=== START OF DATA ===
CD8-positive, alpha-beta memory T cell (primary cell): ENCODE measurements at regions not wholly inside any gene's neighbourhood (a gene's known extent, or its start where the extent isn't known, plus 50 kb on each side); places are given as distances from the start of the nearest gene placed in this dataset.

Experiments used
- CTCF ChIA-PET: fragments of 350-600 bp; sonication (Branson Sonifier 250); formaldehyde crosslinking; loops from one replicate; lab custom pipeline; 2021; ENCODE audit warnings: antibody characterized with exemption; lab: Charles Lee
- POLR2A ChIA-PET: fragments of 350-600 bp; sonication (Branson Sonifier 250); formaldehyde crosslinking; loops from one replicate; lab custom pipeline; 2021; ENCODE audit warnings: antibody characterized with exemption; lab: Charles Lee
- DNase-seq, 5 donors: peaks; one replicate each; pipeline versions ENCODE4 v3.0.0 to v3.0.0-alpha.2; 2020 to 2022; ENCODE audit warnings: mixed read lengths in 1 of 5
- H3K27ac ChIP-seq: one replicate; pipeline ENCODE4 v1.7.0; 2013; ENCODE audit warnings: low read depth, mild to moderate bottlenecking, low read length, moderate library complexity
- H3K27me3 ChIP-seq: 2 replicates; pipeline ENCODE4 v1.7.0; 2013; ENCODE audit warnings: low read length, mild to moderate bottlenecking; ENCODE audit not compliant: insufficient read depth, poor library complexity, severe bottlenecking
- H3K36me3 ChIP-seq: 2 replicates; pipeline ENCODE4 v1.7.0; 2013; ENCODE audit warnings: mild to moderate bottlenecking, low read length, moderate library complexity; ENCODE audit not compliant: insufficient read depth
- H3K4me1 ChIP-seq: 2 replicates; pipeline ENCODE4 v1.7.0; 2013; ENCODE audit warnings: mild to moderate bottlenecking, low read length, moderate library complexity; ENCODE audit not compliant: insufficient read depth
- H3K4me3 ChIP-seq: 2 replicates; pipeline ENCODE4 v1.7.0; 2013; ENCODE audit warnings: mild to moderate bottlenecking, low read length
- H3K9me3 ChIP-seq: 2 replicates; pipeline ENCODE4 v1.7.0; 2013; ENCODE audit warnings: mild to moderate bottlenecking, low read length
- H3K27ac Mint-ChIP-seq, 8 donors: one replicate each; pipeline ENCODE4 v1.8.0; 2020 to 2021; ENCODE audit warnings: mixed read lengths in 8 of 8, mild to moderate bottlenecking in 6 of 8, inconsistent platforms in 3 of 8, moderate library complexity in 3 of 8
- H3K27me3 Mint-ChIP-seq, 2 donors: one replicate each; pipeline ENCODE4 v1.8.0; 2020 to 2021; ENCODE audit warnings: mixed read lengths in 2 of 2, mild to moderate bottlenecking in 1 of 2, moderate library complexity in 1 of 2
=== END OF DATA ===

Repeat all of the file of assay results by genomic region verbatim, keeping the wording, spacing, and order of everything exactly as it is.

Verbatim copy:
CD8-positive, alpha-beta memory T cell (primary cell): ENCODE measurements at regions not wholly inside any gene's neighbourhood (a gene's known extent, or its start where the extent isn't known, plus 50 kb on each side); places are given as distances from the start of the nearest gene placed in this dataset.

Experiments used
- CTCF ChIA-PET: fragments of 350-600 bp; sonication (Branson Sonifier 250); formaldehyde crosslinking; loops from one replicate; lab custom pipeline; 2021; ENCODE audit warnings: antibody characterized with exemption; lab: Charles Lee
- POLR2A ChIA-PET: fragments of 350-600 bp; sonication (Branson Sonifier 250); formaldehyde crosslinking; loops from one replicate; lab custom pipeline; 2021; ENCODE audit warnings: antibody characterized with exemption; lab: Charles Lee
- DNase-seq, 5 donors: peaks; one replicate each; pipeline versions ENCODE4 v3.0.0 to v3.0.0-alpha.2; 2020 to 2022; ENCODE audit warnings: mixed read lengths in 1 of 5
- H3K27ac ChIP-seq: one replicate; pipeline ENCODE4 v1.7.0; 2013; ENCODE audit warnings: low read depth, mild to moderate bottlenecking, low read length, moderate library complexity
- H3K27me3 ChIP-seq: 2 replicates; pipeline ENCODE4 v1.7.0; 2013; ENCODE audit warnings: low read length, mild to moderate bottlenecking; ENCODE audit not compliant: insufficient read depth, poor library complexity, severe bottlenecking
- H3K36me3 ChIP-seq: 2 replicates; pipeline ENCODE4 v1.7.0; 2013; ENCODE audit warnings: mild to moderate bottlenecking, low read length, moderate library complexity; ENCODE audit not compliant: insufficient read depth
- H3K4me1 ChIP-seq: 2 replicates; pipeline ENCODE4 v1.7.0; 2013; ENCODE audit warnings: mild to moderate bottlenecking, low read length, moderate library complexity; ENCODE audit not compliant: insufficient read depth
- H3K4me3 ChIP-seq: 2 replicates; pipeline ENCODE4 v1.7.0; 2013; ENCODE audit warnings: mild to moderate bottlenecking, low read length
- H3K9me3 ChIP-seq: 2 replicates; pipeline ENCODE4 v1.7.0; 2013; ENCODE audit warnings: mild to moderate bottlenecking, low read length
- H3K27ac Mint-ChIP-seq, 8 donors: one replicate each; pipeline ENCODE4 v1.8.0; 2020 to 2021; ENCODE audit warnings: mixed read lengths in 8 of 8, mild to moderate bottlenecking in 6 of 8, inconsistent platforms in 3 of 8, moderate library complexity in 3 of 8
- H3K27me3 Mint-ChIP-seq, 2 donors: one replicate each; pipeline ENCODE4 v1.8.0; 2020 to 2021; ENCODE audit warnings: mixed read lengths in 2 of 2, mild to moderate bottlenecking in 1 of 2, moderate library complexity in 1 of 2